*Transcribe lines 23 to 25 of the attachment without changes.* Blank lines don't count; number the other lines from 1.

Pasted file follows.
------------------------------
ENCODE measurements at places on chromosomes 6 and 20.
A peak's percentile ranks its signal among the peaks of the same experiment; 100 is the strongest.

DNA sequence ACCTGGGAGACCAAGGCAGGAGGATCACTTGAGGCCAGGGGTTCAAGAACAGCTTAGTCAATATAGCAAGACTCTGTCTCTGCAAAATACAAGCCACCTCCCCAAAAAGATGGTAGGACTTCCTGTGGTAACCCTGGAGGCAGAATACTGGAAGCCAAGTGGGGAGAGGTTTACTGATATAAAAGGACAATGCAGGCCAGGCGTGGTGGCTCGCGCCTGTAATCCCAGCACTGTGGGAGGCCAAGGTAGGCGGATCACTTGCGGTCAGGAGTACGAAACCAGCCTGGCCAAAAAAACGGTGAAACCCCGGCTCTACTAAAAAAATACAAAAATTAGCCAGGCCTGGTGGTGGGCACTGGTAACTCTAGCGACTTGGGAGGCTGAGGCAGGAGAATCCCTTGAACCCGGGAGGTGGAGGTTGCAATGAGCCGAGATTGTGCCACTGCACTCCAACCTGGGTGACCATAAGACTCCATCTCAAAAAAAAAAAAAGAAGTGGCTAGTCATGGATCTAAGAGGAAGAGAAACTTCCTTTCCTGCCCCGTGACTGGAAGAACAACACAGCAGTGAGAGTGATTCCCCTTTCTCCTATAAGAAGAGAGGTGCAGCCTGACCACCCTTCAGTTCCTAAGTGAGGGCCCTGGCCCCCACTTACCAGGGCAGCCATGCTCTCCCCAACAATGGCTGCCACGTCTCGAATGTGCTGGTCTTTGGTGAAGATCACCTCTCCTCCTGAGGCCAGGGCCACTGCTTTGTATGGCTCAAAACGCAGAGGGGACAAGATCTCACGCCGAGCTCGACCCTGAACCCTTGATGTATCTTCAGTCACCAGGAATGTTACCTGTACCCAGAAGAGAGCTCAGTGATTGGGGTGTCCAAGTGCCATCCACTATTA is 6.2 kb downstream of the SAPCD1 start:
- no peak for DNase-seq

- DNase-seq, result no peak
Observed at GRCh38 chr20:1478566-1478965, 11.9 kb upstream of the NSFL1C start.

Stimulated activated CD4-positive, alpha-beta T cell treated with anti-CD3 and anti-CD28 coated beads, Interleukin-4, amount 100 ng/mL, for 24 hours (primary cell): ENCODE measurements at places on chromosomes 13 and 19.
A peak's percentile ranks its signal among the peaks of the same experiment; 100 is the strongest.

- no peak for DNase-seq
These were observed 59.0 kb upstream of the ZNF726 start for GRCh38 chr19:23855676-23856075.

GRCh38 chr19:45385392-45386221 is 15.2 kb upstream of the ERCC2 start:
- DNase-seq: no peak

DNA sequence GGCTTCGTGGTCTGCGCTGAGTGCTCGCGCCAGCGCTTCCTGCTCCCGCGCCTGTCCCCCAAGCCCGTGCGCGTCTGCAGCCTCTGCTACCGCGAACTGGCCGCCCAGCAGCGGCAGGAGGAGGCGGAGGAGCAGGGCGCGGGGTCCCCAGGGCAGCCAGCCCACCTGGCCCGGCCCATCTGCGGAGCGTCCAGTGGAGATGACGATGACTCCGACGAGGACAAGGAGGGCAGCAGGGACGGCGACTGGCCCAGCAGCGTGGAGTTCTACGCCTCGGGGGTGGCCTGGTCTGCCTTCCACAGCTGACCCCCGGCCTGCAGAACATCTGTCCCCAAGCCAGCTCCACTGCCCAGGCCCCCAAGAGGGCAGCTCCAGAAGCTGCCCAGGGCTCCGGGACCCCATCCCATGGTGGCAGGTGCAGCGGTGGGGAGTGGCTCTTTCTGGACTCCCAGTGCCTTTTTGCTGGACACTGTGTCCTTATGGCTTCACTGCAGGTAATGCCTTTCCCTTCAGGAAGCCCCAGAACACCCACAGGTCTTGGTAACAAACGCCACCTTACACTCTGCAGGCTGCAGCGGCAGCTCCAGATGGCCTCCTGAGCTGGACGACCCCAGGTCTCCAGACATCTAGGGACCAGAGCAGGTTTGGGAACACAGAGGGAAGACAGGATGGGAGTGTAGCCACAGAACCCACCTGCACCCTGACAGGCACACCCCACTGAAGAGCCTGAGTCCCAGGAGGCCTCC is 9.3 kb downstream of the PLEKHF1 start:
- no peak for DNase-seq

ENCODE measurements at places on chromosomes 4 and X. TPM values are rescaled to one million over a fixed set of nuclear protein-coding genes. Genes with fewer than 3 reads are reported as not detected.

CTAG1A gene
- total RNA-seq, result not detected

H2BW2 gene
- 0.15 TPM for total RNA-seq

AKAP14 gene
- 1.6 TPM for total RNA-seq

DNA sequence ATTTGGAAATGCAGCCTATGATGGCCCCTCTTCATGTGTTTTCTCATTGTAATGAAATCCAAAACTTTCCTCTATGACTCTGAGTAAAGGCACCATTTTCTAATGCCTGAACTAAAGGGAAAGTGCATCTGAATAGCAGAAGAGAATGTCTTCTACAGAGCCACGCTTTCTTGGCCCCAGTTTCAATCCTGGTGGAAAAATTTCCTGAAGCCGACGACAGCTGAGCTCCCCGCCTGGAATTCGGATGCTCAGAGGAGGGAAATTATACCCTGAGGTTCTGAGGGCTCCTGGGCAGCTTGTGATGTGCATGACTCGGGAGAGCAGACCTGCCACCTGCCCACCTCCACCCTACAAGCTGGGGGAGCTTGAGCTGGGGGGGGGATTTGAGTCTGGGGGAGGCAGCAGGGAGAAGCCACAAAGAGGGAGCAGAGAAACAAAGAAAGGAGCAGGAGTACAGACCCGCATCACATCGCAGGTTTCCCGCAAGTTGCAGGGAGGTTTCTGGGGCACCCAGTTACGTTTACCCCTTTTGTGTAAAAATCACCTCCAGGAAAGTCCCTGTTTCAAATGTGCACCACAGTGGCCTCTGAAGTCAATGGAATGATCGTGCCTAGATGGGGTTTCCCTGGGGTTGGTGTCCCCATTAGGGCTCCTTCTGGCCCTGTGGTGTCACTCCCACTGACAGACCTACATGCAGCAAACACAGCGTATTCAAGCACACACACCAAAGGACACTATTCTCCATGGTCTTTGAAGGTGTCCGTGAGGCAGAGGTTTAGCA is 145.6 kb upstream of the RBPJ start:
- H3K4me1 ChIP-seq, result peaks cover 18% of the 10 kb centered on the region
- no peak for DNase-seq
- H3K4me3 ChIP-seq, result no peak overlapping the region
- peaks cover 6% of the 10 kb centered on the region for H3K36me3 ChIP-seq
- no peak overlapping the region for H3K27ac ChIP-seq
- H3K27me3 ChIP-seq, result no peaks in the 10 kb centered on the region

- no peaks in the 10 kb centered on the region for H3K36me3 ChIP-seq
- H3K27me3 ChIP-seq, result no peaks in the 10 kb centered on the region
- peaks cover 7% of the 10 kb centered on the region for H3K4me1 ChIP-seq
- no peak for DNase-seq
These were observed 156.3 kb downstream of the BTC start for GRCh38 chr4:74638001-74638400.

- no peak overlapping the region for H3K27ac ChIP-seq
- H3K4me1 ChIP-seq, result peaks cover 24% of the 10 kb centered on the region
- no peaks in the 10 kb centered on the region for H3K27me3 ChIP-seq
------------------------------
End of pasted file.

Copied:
- H3K4me1 ChIP-seq, result peaks cover 18% of the 10 kb centered on the region
- no peak for DNase-seq
- H3K4me3 ChIP-seq, result no peak overlapping the region